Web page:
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Farmers

Fall 2013

First Words for Fall 2013

Uncle Sam took the challenge in the year of ’33

For the farmers and the workers and for all humanity

Now river, you can ramble where the sun sets in the sea

But while you’re rambling, river, you can do some work for me

—Woody Guthrie, “Roll, Columbia, Roll”

In the early 1950s, Washington State College and the Bureau of Reclamation published a Farmer’s Handbook for the Columbia Basin Project. Written for new farmers breaking ground in the newly irrigated Columbia Basin Project, the handbook offered advice on everything from what crops to grow to what kind of windbreak to … » More …

Spring 2012

A Feast of Good Things

Fall was a fortunate season at the Tonnemaker farm in Royal City, Washington. A warm October provided brothers Kurt ’84 and Kole a few extra weeks of squash, tomatoes, and peppers to load into their trucks and deliver to farmers markets and restaurants around the state.

This family farm has changed since the current generation took charge of it. It was established by WSU extension agent Orland Tonnemaker ’22 and his wife Pearl. In 1962 they planted orchards of cherries, pears, and apples. Like many of the farms around them, they sold their fruit to area warehouses.

During cherry harvest in 1981, Orland died, and … » More …

Ron ’86 and Shelly Muzzall with their daughters
Spring 2012

A Cattle Drive

Penn Cove may be known for its mussels, but just across the Whidbey Island bay from Coupeville is another operation—the Muzzall family farm, known to local grass-fed beef fans as the Three Sisters Cattle Company.

The farm was founded in 1910 by Ron Muzzall’s great-grandparents. For generations it was a dairy. When Ron ’86 returned from college, the farm had 50 cows. With his wife, Shelly, who grew up with family farming in Eastern Washington, he planned to follow in his parents’ footsteps.

But the dairy business was changing so fast. To keep up, the Muzzalls had to continuously add to their herd—something … » More …

Fall 2011

Westward Ho!

There was a time, not so long ago, in our great Northwest when boundaries were not a great concern. When the first non-Indian settlers reached the Palouse and the Columbia Plateau, they could look to the distant horizon and see nothing but blue sky and virgin prairie and shrub-steppe, potential farmland as far as they could imagine. And as they learned to know the land, they reveled in what the college scientists told them, of seemingly endless topsoil, of windblown loess 200 feet deep. But even as that soil washed and blew away at an unsettling rate, they also learned to ignore the worries of … » More …

Stuffed Peppers from the Harrah Café

12 large peppers-cut tops off, seed, and blanch. 3 lbs lean hamburger Diced pepper tops 1 medium onion, diced 2 cups instant rice 3 cups tomato sauce (reserve enough to top peppers) 1 tsp. garlic powder 1 1/2 tbsp. Johnny’s seasoning dash of Tabasco sauce optional 1 cup shredded cheddar cheese

Mix all ingredients, stuff peppers, top each pepper with tomato sauce. Bake at 350 degrees for one hour. Top with cheese last five minutes.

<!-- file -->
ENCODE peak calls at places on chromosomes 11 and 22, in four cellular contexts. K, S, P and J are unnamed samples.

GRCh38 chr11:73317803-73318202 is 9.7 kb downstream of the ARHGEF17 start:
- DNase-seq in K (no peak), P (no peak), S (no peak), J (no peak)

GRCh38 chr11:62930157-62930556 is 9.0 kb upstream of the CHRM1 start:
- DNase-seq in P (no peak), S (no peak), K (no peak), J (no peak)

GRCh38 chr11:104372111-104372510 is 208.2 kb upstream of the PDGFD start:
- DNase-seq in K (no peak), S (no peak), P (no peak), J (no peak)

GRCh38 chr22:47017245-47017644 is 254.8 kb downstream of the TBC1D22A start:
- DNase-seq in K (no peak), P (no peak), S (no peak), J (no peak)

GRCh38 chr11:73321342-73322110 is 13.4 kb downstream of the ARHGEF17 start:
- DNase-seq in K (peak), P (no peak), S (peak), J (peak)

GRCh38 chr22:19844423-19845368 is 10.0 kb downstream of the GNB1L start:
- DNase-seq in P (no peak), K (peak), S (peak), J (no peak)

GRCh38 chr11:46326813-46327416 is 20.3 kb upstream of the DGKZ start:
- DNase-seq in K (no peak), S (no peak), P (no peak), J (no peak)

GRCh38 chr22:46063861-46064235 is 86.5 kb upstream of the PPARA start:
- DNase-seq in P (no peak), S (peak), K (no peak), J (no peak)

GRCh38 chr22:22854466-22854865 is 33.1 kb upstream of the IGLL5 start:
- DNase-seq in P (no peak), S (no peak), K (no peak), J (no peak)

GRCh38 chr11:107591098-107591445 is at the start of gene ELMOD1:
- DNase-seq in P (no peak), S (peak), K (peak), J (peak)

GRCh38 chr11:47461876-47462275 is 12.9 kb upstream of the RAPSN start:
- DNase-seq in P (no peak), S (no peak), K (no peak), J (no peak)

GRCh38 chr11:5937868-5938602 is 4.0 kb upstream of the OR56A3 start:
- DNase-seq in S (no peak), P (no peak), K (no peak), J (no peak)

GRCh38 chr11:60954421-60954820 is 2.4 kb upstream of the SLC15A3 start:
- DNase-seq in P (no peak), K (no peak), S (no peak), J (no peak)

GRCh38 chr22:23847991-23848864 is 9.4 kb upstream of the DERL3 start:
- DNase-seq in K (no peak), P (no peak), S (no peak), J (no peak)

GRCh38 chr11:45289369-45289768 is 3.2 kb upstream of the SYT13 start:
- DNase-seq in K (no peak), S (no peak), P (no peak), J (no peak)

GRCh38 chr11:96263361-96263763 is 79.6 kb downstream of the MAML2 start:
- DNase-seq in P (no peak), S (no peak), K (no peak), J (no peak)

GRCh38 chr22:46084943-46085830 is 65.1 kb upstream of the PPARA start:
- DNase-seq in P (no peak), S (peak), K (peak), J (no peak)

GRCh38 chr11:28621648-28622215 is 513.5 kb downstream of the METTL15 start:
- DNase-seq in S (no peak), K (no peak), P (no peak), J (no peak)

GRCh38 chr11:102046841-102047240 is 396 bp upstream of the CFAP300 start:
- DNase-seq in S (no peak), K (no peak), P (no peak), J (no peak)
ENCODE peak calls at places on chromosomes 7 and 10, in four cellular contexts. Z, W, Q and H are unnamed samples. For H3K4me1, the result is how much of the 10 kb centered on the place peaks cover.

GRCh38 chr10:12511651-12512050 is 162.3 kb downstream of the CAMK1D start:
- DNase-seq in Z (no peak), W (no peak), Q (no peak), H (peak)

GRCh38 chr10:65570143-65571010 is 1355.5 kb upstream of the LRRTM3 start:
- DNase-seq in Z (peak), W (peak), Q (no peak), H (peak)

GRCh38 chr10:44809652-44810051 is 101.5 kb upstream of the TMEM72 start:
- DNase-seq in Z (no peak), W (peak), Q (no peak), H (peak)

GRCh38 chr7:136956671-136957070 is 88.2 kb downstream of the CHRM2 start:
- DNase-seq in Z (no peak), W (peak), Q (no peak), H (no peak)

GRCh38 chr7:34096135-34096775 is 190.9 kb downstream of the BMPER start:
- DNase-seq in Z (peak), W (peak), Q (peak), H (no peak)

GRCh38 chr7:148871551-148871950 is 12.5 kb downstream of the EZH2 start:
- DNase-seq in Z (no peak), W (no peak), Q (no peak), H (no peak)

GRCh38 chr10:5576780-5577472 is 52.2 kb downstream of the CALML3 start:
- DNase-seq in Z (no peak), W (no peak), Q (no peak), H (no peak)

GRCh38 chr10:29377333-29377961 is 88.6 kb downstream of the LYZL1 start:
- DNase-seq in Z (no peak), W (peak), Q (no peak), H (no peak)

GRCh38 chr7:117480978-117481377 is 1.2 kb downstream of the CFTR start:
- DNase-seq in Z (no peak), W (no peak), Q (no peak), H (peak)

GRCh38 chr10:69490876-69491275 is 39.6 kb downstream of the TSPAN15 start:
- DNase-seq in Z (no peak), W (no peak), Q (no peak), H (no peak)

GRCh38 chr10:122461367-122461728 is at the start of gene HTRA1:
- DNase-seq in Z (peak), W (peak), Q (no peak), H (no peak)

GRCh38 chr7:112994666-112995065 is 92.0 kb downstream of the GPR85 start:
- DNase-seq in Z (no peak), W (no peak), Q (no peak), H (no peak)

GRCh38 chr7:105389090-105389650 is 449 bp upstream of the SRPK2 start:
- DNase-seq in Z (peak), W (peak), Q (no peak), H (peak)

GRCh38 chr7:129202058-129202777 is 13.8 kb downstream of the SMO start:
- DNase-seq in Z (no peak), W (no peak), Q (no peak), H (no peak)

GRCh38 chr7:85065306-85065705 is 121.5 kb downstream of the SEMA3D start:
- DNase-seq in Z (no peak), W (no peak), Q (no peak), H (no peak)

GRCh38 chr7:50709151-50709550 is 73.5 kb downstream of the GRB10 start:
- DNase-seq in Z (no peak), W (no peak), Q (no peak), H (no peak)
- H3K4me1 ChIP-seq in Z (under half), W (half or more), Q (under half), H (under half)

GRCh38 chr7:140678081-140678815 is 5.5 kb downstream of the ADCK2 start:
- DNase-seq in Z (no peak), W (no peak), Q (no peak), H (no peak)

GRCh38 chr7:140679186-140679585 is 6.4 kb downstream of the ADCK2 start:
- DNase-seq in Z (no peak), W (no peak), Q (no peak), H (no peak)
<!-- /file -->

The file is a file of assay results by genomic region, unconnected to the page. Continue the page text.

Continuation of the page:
P.S. Please be mindful we are country cooks and don’t measure a thing. These are approximate amounts. Just play around with it!

Tana Olney, Owner Susan March, Manager … » More …

Fall 2005

Bounty on the bluff

The small farming community of Green Bluff lies nestled in the foothills of Mt. Spokane. Its bucolic setting belies the fact that it’s just 15 miles north of Spokane. Take a meandering drive around “the Bluff,” and you’ll pass by dozens of family farms, each with its own roadside fruit stand. Stop at any one for fresh fruit and locally made jam, wine, cider, pie, and other harvest bounty.

Green Bluff has been a production area for fruit, berries, and vegetables since the early 1900s. Back then, farmers could ship their produce from a nearby rail station to customers clear back in Eastern cities. Many … » More …

Summer 2005

Asparagus

Toppenish-area farmer Kevin Bouchey has an affinity for asparagus, which his family has been growing since 1979. “It’s a funny crop,” says Bouchey, who also farms wheat and potatoes. “In a given farm year, you usually grow a plant and then harvest the crop later. Asparagus is kind of backwards. But it’s a fun crop to raise.”

Asparagus is harvested in the spring, when its first shoots come through the earth, long before the plant has the benefit of maturing.

Asparagus officianalis comes from the lily family, along with leeks, garlic, and onions. It was first cultivated 2,500 years ago, and throughout history has been … » More …

Spring 2006

Farming in the rain

Farming in the Skokomish River Valley can be a challenge, what with 60 to 80 inches of rain a year. One year, Hunter Farms’s pumpkin fields flooded, the pumpkins bobbing like buoys on a temporary sea. Fortunately, the river receded in time for families across the South Puget Sound region to visit Hunter Farms and cart home their pumpkins.

One of the Hunter family cousins has a letter written by Isaac Woods soon after he arrived in the valley from Iowa in the 1880s. Apologizing that he couldn’t repay the $8.00 he’d borrowed from the recipient of the letter to move west, he complained about … » More …